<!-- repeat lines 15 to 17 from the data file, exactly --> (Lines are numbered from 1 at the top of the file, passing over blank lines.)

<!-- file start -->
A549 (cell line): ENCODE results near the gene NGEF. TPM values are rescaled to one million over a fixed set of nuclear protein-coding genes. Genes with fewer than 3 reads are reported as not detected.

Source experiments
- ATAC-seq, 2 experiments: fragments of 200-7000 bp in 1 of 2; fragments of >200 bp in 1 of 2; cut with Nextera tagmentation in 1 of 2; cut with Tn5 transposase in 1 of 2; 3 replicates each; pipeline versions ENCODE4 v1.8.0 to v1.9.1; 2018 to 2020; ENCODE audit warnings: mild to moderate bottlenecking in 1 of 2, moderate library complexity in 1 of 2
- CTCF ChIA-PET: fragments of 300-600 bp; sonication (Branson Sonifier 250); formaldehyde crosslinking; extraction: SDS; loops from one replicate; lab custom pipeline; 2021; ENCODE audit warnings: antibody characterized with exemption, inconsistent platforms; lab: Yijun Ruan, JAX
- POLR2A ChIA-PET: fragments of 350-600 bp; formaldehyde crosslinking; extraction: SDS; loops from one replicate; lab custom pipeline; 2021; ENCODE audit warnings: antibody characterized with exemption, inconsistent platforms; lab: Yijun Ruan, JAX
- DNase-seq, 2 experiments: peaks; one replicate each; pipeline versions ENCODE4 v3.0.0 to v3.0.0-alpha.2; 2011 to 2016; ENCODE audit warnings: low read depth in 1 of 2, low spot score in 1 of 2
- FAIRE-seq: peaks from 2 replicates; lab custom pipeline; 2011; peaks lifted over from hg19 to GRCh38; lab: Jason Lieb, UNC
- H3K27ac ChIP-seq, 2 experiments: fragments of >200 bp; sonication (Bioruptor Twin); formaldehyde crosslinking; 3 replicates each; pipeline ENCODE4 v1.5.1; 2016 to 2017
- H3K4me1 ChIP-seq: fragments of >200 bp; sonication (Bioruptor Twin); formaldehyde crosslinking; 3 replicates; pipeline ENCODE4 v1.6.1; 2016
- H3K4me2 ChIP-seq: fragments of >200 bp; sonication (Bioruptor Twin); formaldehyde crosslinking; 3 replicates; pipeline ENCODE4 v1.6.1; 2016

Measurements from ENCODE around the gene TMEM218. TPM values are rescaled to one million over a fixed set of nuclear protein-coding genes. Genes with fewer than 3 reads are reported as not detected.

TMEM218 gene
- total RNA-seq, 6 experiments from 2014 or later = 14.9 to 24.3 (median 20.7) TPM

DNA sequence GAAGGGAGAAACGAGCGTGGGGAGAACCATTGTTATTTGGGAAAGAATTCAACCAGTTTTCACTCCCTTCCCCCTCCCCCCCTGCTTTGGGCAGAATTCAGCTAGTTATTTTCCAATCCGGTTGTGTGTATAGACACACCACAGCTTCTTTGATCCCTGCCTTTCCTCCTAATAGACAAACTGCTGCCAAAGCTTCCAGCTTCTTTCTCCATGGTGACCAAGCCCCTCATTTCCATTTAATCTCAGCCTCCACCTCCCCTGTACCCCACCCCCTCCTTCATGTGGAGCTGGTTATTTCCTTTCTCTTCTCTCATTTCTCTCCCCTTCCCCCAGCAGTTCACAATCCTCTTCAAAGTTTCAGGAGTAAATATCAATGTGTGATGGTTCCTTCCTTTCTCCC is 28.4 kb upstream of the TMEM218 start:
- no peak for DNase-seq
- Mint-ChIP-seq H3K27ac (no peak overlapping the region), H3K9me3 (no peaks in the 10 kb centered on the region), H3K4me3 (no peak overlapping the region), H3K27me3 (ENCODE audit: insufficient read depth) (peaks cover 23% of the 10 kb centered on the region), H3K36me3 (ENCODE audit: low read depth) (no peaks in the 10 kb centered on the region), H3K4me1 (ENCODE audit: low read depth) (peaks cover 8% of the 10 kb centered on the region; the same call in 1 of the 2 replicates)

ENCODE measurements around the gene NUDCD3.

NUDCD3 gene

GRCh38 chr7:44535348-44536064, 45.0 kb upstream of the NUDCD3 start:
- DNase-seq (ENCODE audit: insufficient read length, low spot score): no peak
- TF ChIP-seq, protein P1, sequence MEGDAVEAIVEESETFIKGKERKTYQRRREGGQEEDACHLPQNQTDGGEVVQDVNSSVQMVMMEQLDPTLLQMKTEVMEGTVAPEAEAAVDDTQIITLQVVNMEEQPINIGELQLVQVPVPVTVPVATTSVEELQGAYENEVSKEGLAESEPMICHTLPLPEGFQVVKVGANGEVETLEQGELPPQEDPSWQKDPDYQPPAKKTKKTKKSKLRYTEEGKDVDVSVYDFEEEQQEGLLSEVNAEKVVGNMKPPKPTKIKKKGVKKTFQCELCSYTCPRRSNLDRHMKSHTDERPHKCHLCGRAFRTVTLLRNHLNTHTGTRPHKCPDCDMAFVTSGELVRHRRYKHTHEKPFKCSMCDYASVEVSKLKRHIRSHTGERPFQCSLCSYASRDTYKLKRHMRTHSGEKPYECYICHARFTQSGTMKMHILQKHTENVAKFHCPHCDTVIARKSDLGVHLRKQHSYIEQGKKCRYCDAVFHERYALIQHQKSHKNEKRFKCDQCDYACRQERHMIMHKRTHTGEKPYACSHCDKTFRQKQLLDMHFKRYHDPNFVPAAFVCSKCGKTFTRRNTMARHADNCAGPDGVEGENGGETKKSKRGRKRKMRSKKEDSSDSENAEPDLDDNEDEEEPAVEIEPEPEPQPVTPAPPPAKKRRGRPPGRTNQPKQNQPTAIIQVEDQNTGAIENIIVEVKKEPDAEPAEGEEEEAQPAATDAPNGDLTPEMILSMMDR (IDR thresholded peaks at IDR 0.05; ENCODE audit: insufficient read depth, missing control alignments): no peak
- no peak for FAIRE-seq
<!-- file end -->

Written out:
- no peak for DNase-seq
- Mint-ChIP-seq H3K27ac (no peak overlapping the region), H3K9me3 (no peaks in the 10 kb centered on the region), H3K4me3 (no peak overlapping the region), H3K27me3 (ENCODE audit: insufficient read depth) (peaks cover 23% of the 10 kb centered on the region), H3K36me3 (ENCODE audit: low read depth) (no peaks in the 10 kb centered on the region), H3K4me1 (ENCODE audit: low read depth) (peaks cover 8% of the 10 kb centered on the region; the same call in 1 of the 2 replicates)

ENCODE measurements around the gene NUDCD3.